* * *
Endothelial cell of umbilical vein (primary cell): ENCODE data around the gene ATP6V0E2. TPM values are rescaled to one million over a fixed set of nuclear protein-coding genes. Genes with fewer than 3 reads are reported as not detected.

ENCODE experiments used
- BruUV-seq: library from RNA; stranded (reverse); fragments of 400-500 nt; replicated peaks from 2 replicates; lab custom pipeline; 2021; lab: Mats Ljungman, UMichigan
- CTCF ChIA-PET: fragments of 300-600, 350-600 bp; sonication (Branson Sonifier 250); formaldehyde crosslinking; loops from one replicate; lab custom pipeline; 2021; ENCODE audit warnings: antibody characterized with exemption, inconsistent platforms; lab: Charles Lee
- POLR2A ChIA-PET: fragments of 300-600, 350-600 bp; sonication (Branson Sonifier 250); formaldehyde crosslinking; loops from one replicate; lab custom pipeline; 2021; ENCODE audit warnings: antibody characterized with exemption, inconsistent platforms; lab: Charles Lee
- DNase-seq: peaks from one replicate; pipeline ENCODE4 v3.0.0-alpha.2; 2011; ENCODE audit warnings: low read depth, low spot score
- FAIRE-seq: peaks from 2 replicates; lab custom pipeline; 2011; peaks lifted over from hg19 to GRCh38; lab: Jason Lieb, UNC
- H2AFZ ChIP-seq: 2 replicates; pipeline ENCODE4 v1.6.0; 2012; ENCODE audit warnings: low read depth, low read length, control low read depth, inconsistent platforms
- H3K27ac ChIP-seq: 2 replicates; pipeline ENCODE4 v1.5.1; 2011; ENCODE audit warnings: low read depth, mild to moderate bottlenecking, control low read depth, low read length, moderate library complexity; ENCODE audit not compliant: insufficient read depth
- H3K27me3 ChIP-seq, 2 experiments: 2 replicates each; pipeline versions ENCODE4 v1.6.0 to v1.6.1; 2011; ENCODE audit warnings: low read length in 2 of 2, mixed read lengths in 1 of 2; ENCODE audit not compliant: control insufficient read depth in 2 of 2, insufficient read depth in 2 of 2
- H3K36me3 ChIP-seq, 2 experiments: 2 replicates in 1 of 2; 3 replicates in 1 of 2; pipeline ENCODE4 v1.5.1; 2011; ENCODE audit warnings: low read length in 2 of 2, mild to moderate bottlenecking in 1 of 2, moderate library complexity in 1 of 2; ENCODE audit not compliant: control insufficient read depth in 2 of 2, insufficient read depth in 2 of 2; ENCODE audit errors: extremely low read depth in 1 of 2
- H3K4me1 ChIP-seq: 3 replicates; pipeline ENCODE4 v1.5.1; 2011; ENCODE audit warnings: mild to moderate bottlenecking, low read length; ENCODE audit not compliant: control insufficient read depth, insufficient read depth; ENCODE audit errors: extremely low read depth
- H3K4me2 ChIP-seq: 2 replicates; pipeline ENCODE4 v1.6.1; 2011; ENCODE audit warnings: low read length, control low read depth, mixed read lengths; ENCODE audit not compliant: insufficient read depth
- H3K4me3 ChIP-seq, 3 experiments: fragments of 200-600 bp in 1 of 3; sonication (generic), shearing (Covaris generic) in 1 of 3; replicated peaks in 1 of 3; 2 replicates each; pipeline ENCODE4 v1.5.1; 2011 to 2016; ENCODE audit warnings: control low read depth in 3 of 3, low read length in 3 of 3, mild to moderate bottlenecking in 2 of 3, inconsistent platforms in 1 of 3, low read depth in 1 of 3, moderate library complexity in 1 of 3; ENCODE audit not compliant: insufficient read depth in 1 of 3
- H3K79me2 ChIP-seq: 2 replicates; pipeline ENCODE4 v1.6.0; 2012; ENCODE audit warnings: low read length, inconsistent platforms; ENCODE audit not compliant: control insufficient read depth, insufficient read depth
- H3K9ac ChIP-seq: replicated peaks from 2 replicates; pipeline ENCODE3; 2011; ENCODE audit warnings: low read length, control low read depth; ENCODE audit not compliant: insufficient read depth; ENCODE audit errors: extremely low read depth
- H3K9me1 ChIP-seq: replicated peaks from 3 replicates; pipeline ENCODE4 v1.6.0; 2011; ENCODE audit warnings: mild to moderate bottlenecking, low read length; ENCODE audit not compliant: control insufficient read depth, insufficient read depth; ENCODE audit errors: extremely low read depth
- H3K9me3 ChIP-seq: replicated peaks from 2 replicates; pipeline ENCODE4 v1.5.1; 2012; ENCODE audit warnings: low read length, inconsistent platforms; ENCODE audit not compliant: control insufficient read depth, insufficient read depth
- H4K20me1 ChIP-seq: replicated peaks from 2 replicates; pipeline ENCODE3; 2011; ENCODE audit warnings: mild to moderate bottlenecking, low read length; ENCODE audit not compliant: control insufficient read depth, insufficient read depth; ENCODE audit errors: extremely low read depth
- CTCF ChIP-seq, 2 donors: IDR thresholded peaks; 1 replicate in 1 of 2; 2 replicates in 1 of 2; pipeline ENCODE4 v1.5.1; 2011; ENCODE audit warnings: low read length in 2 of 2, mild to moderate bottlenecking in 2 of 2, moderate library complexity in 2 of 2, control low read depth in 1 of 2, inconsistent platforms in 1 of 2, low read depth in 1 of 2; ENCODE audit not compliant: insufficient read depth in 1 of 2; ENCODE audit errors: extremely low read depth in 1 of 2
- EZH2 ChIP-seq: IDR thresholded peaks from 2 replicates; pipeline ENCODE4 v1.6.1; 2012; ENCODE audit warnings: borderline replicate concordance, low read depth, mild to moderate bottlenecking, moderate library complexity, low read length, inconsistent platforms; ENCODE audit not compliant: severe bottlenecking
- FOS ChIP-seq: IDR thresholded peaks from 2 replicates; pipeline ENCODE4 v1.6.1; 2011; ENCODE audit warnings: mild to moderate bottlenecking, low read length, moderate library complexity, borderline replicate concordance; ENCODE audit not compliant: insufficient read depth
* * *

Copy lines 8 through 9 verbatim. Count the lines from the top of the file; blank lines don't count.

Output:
- H2AFZ ChIP-seq: 2 replicates; pipeline ENCODE4 v1.6.0; 2012; ENCODE audit warnings: low read depth, low read length, control low read depth, inconsistent platforms
- H3K27ac ChIP-seq: 2 replicates; pipeline ENCODE4 v1.5.1; 2011; ENCODE audit warnings: low read depth, mild to moderate bottlenecking, control low read depth, low read length, moderate library complexity; ENCODE audit not compliant: insufficient read depth